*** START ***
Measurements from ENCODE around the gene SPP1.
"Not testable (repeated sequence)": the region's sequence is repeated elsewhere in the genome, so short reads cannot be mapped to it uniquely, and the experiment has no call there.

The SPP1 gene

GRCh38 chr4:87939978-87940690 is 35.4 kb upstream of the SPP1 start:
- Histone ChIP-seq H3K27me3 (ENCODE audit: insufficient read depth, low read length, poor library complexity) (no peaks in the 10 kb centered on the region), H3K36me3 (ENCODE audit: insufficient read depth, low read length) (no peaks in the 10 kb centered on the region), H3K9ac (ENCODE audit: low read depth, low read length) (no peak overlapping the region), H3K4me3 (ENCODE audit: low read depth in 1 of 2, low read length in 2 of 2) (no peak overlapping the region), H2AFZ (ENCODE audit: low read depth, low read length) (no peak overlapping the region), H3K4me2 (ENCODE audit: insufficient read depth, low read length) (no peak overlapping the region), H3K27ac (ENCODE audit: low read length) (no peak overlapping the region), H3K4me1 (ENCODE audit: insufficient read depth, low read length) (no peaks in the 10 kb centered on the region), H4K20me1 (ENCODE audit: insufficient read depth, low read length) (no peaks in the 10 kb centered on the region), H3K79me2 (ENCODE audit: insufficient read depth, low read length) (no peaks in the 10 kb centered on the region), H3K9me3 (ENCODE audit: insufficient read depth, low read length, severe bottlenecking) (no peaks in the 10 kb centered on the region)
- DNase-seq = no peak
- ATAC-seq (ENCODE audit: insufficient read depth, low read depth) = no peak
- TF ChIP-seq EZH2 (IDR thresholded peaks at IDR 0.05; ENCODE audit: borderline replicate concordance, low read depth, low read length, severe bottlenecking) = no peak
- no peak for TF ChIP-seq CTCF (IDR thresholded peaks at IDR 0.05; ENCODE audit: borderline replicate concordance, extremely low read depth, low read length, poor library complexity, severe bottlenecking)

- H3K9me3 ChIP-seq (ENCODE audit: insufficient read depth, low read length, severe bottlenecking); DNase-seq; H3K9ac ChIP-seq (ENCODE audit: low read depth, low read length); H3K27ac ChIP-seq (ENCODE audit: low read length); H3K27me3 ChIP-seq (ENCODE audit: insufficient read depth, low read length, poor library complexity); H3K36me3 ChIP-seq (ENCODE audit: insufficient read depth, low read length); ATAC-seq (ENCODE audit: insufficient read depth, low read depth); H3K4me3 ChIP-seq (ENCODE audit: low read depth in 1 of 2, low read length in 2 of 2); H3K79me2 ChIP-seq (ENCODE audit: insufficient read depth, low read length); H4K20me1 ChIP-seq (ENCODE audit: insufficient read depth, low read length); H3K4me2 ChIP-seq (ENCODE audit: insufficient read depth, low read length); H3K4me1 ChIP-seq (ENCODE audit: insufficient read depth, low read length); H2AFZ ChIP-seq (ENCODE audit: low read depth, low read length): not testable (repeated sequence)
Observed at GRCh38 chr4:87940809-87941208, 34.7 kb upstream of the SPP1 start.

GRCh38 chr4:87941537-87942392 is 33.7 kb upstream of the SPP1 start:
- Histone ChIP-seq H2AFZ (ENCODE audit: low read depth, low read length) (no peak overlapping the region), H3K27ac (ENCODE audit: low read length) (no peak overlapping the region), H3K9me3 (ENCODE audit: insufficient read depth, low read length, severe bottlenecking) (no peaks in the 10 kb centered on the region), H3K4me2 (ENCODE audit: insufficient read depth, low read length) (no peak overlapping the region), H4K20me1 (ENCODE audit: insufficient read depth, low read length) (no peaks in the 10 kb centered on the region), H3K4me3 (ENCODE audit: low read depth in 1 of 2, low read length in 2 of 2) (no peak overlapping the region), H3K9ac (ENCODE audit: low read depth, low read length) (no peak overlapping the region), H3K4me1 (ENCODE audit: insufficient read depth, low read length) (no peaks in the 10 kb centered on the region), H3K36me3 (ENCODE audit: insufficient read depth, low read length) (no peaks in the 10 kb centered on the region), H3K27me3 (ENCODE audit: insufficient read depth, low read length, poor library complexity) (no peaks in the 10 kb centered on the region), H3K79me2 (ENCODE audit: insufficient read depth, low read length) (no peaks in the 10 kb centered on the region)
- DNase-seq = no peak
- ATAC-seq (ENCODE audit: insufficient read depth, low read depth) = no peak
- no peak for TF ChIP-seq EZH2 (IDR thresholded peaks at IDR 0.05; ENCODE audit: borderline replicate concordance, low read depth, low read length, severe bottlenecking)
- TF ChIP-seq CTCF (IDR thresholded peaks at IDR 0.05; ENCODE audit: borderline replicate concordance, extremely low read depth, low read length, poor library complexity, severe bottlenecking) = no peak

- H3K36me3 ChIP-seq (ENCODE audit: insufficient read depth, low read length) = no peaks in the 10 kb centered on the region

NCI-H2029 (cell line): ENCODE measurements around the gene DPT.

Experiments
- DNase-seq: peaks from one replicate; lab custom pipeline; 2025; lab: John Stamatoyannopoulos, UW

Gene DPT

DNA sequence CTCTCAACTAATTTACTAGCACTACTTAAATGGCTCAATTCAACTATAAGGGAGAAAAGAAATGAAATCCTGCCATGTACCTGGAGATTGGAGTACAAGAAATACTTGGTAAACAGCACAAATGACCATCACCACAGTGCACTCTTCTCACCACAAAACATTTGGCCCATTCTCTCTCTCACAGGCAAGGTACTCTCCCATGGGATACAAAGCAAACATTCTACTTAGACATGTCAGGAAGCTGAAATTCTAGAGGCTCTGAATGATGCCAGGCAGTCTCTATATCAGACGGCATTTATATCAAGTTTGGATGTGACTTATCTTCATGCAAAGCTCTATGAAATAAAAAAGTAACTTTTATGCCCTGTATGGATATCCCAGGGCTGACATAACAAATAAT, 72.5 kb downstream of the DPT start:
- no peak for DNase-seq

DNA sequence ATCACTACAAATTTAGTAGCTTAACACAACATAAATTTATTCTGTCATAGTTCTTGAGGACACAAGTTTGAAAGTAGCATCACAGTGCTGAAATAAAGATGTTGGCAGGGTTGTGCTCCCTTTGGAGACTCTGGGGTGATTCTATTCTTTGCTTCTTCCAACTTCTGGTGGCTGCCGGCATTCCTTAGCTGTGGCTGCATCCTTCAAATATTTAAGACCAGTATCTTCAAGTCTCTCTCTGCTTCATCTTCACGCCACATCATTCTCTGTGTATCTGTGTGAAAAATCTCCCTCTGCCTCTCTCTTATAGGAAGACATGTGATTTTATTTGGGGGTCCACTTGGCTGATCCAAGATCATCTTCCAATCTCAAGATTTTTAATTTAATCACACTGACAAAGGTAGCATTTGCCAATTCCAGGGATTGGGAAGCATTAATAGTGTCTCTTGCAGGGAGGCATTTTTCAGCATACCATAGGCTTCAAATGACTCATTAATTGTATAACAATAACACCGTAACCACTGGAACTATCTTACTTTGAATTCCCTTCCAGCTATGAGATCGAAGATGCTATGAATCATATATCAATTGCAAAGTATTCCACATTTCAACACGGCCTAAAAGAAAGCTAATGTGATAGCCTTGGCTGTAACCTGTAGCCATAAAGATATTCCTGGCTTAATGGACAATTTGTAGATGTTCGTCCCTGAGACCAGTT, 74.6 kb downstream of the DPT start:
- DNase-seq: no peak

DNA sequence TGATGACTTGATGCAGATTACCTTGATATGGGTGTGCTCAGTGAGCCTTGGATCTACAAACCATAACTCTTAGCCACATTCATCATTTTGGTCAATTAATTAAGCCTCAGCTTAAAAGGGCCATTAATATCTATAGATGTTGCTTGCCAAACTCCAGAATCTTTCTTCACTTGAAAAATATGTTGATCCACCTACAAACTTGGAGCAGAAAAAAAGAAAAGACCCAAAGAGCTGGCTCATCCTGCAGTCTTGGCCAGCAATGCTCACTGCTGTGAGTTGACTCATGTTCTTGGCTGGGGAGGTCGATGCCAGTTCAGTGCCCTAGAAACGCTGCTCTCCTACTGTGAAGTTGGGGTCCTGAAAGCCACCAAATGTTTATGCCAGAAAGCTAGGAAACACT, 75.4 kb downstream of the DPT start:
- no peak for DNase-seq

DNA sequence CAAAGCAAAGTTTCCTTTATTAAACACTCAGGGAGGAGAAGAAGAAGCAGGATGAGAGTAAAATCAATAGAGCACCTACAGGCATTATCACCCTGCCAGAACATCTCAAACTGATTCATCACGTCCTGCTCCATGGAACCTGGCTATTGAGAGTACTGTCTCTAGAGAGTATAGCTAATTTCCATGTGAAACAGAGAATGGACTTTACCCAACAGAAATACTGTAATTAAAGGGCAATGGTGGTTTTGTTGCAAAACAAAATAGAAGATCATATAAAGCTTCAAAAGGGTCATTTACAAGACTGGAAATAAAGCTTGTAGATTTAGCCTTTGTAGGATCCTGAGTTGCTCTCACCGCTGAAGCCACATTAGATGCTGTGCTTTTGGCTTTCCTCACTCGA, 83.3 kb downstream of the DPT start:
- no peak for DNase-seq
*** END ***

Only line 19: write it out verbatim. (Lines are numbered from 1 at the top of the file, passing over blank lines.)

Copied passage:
NCI-H2029 (cell line): ENCODE measurements around the gene DPT.